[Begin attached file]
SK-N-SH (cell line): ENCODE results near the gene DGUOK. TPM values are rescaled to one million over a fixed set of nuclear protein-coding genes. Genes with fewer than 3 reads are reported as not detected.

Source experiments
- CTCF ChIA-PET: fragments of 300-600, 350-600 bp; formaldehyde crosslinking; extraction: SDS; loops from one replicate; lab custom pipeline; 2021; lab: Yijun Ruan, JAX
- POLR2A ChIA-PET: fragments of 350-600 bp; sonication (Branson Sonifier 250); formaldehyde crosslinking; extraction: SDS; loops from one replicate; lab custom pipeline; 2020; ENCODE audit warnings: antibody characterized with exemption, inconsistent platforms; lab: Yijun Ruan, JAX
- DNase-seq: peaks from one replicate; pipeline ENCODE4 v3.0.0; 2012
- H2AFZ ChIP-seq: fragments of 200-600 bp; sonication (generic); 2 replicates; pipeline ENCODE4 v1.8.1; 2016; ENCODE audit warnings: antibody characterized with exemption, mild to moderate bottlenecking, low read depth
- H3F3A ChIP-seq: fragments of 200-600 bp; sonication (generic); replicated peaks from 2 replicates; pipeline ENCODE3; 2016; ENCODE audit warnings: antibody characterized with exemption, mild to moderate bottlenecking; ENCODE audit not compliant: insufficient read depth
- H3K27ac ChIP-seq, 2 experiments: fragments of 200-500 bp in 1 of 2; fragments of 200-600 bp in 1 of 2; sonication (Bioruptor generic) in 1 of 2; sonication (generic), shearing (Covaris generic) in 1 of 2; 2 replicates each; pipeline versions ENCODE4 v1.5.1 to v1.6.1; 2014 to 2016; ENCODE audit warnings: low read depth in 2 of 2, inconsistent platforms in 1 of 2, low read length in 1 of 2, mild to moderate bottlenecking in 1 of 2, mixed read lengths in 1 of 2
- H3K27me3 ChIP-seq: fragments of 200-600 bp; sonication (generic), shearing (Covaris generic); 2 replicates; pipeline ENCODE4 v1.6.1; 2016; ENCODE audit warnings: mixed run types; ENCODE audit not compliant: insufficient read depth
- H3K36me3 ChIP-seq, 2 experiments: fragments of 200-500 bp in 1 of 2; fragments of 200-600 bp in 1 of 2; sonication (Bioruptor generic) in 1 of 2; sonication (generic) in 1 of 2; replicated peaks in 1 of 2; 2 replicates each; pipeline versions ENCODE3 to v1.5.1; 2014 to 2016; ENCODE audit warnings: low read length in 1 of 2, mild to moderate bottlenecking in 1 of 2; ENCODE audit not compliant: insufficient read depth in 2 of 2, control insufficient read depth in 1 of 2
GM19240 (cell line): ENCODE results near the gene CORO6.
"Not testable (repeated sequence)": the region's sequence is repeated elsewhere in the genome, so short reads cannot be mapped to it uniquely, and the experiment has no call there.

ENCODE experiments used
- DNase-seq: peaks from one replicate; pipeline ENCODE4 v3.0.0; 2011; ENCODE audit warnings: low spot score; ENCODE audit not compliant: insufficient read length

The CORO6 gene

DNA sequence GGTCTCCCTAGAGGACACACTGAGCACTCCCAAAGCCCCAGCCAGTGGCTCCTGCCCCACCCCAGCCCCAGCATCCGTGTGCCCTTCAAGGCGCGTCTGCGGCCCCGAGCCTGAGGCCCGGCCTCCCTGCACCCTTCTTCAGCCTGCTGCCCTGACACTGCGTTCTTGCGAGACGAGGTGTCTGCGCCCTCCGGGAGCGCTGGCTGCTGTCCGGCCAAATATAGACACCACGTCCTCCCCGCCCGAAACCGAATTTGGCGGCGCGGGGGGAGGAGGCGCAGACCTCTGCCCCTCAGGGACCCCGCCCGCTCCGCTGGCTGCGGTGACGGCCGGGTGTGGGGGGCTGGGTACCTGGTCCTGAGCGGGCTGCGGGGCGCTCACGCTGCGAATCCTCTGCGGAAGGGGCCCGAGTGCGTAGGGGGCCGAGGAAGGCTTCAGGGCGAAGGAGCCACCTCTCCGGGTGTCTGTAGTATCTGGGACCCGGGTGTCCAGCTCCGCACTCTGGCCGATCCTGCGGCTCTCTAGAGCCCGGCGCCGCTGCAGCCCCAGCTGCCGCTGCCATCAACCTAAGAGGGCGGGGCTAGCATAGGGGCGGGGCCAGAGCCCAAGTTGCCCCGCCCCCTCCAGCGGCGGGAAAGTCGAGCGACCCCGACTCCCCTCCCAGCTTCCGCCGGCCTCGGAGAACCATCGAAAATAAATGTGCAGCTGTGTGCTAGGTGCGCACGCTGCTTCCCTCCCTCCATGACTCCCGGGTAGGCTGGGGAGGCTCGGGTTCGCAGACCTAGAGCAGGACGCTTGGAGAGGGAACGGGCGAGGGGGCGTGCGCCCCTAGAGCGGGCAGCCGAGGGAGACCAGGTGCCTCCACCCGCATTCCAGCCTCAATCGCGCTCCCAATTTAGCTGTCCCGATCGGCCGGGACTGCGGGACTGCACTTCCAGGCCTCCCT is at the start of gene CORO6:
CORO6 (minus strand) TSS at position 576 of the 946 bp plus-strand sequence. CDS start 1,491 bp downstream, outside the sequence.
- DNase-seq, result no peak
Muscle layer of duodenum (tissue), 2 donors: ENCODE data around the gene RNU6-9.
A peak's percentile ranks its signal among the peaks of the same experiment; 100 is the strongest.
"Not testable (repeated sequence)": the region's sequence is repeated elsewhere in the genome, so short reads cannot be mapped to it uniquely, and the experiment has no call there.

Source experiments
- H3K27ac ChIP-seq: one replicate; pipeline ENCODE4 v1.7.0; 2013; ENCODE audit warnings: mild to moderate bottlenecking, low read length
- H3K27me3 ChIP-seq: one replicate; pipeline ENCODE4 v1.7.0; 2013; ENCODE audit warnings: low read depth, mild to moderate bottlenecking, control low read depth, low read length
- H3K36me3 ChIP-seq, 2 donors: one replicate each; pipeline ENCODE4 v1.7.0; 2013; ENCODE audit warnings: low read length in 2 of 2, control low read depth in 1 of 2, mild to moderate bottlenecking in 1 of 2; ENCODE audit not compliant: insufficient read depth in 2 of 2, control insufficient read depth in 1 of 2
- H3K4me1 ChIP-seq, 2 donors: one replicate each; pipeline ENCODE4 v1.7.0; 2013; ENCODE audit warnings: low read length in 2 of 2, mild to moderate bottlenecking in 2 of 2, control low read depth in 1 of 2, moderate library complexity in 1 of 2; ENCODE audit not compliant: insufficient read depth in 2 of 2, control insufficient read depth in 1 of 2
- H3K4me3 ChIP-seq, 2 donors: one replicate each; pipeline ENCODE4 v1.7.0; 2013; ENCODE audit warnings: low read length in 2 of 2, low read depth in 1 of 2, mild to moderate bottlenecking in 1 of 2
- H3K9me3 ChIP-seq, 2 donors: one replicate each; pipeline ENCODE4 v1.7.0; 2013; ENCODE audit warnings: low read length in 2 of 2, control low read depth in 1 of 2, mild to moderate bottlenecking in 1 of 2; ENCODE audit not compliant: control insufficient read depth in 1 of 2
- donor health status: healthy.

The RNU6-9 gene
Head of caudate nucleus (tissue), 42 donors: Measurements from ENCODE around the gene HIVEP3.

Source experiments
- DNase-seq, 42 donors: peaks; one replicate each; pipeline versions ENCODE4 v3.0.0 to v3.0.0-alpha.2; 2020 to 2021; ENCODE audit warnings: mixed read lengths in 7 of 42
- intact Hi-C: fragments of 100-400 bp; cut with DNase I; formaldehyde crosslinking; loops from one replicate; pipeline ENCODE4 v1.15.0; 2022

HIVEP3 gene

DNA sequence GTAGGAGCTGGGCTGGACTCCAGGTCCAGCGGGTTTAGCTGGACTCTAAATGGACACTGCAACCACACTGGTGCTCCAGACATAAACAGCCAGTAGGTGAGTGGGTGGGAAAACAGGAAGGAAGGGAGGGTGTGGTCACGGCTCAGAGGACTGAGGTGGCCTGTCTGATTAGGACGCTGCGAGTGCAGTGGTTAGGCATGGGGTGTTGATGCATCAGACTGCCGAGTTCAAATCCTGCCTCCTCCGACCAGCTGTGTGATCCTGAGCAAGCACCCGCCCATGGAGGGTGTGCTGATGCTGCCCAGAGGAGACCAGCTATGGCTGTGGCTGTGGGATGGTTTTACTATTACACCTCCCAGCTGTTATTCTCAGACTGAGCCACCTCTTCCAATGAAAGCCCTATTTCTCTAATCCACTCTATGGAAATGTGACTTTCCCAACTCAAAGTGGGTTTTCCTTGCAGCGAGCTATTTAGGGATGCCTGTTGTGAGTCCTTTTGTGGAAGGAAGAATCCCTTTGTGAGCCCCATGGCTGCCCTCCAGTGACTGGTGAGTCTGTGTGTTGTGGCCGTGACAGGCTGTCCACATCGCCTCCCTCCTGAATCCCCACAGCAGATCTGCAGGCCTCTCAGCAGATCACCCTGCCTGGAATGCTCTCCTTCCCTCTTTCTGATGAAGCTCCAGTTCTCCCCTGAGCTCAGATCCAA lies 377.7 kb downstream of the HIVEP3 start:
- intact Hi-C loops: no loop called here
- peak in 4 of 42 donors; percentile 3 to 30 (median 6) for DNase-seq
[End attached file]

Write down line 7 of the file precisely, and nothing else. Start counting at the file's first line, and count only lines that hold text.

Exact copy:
- H3F3A ChIP-seq: fragments of 200-600 bp; sonication (generic); replicated peaks from 2 replicates; pipeline ENCODE3; 2016; ENCODE audit warnings: antibody characterized with exemption, mild to moderate bottlenecking; ENCODE audit not compliant: insufficient read depth